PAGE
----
This year I had planned to be extra organised – but the first trip to buy supplies (one Saturday after a rare girls’ night out) was not all that successful. By Wednesday, I realised I had to get moving, just in case anything failed. I had to get Willy Wonka and Yoda sorted. Praise the internet! A pattern for Yoda’s cape and a printable mask and printable Wonka bar wrappers and golden tickets (although the judges returned the Lindt bar bribe!). A $4 ladies dress cut off for Willy’s coat (who cares that I was cutting off the sleeves to fit the morning of the parade). Last year’s top hat, and one of my old wigs and a painted stick for a cane and we were done. Yoda’s original mask was a fail when I stapled it to the dining table (hence the printable mask). The light saber was his blue one wrapped in green crepe paper. The cape wasn’t hemmed but in this scenario done is perfect. The kids loved their costumes and that’s what mattered.

Willy Wonka and Yoda – Book Week 2017

After a week of rubbish weather, it was a lovely morning and we watched all the classes from Reception to Year 7 and the Disability Unit parade around the basketball court. So many great costumes and kids having such a great time. A group of Year 7 girls covered in cotton wool, including one in a bath as the sheep from Where is the Green Sheep? An incredible darlek. Footy and cricket players, princesses, Spidermen, lots of David Walliams and Roald Dahl characters. Old favourite books and some I’d never heard of. This the best bit of Book Week – seeing kids excited about books and . Teachers joined in the fun as Trolls, pirates, Harry Potter and animals. Then 450 kids danced to the theme from Ghostbusters and I’m from the country. Best of all – smiles – lots of them from the kids, their families and the school community – and I’m pretty sure I wasn’t the only grown-up plotting excuses for a dress-up party of our own!

Last year’s costumes – boys said no to face paint this year

So many books, so little time (to write)!

At the beginning of the year, I did a great “Make Time to Write” course through the Australian Writer’s Centre. I very quickly realised that I was making too many excuses about why I wasn’t writing. I also quickly realised that if I set the clock for 30 – or even 15 minutes – I could write a few hundred words. But it’s generally stream of consciousness stuff and it’s the sort of writing I do well at the end of the day when thoughts have been spinning around my head while I’ve been working or driving or hanging out with my family during the day. The challenge is then sitting down the next day to polish those words, find the photos and links and publish a blog post. Of late, that’s where I have fallen down.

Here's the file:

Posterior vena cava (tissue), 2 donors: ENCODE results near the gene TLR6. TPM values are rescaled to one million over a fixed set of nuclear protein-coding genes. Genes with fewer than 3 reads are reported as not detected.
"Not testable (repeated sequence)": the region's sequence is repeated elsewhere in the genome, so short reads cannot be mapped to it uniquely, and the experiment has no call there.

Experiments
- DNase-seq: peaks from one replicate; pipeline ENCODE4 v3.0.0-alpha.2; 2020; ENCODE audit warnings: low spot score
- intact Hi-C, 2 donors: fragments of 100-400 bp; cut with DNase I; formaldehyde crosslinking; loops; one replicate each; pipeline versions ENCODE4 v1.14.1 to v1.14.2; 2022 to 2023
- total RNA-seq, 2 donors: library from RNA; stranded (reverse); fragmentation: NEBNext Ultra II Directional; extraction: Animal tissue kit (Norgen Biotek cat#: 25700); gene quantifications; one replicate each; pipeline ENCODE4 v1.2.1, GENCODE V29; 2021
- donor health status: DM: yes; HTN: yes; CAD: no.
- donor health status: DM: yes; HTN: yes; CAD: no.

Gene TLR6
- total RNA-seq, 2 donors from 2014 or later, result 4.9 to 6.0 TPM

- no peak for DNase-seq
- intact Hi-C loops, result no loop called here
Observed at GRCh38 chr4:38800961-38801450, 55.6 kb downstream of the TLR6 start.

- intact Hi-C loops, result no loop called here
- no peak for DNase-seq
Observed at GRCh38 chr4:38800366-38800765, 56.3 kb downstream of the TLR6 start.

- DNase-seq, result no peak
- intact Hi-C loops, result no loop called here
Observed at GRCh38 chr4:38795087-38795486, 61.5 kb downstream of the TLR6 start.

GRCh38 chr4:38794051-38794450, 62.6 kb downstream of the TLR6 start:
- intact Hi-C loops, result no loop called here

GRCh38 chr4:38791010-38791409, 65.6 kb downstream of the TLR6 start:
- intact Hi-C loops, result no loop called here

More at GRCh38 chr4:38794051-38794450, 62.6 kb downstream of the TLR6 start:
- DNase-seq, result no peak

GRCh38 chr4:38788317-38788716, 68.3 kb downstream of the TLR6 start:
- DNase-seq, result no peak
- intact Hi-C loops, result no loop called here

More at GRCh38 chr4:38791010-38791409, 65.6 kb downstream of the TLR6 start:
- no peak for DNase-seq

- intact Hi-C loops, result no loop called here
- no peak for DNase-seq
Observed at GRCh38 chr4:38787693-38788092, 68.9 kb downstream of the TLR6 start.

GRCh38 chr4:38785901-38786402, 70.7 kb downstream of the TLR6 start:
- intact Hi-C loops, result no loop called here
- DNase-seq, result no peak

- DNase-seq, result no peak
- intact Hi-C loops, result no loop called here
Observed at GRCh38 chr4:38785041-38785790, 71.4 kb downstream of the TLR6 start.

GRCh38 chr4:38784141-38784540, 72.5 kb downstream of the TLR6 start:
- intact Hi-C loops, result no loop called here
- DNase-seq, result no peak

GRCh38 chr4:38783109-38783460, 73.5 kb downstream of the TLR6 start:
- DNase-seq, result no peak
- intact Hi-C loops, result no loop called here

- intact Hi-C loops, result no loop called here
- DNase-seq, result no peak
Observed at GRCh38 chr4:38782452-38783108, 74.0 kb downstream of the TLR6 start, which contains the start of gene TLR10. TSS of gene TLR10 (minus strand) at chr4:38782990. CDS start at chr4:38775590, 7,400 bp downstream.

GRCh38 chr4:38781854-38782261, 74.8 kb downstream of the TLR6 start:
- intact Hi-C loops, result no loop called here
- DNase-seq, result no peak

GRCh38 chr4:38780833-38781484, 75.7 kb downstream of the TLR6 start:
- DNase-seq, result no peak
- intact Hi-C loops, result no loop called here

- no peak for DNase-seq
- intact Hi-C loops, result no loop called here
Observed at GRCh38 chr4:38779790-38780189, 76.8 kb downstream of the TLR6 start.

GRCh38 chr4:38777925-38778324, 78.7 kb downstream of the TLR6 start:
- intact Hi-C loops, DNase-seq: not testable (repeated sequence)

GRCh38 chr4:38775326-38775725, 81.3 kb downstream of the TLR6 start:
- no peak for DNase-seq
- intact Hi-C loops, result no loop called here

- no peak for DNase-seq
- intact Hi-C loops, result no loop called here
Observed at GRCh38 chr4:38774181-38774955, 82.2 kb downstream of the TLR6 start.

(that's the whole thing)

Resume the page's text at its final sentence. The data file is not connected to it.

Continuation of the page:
But the other reason I haven’t been writing much is that I’m spending alot of my limited spare time reading and watching TV. Having a (long) list of books I’d like to read and movies and TV I’d like to watch is nothing new. I’ve often had lists scribbled on paper, notes or photos in my phone and in the last year, have had a list on the Goodreads app – which is really handy when browsing the shelves of a library or book shop.

When I started listening to Annabel Crabb and Leigh Sales Chats 10 Looks 3 podcast, my book list started to grow exponentially, as did my list of TV shows, movies, podcasts and must-cook recipes but the podcast was on every couple of weeks at best as so I could almost keep up.

Then came the Facebook group – and things are officially out of control. In a few weeks, the group has grown to nearly 13,000 members and probably fills 85 per cent of my Facebook feed. Not that I am complaining, because it is one of the most enjoyable Facebook groups I’ve been a part of. Annabel, Leigh and the amazing Brenda have made sure that the focus is firmly on books, TV shows, movies and cooking. When it comes to cooking, I’d say the posts a a fair split between “Chatter’s crack” – a moreish recipe from Smitten Kitchen made from salada biscuits, caramel and chocolate topped with nuts (which I eventually made – and demolished), Ottolenghi dishes and everything else.  There’s no nastiness and very little whinging and complaining. It is one of the most positive and uplifting online spaces I have been a part of.

Chatter’s Crack – Thanks Smitten Kitchen

But then the books! My Goodreads list is growing faster than ever, there is a tower of books on my beside table that threatens to squish me in the night and I’ve found myself jumping between hardcover books (two at a time), an audio book and a couple of books on my iPad – and still ordering books and borrowing from the library.  And TV shows. In the last few weeks, we have binge watched three seasons of The Americans (and would have moved on to the next two seasons if they were available), series 2 of Cleverman, Utopia (so I can have flashbacks to my public service life), the Handmaid’s Tale (incredible and confronting but I can’t wait for Season Two) and I’ve started on Season One of Top of the Lake.  And it goes without saying that I’m watching the 7.30 Report and The House!

My current “To Be Read” pile – and this doesn’t include the books on my iPad and the other pile on the floor

I feel like I am on some sort of reading and watching bootcamp, anxiously trying to keep up and plough through the required reading and viewing. Being part of this club sharing photos of your TBR (to be read) pile, and obsessing over what to read, watch and cook next. I’m missing the days of having sick leave and no children (although I probably shouldn’t have said that in earshot of my six year old) but I am loving the excuse to read more. I feel like I’m part of a big online book club.

Spending more of my time reading has probably cut into to my writing time, but as I learned earlier in the year, it is just about carving out small parts of my day. At the same time, I know that part of becoming a better writing is reading more. And the more I read, the more books I hear about and see, the more I believe that I have got a story to share that is unique and will find an audience.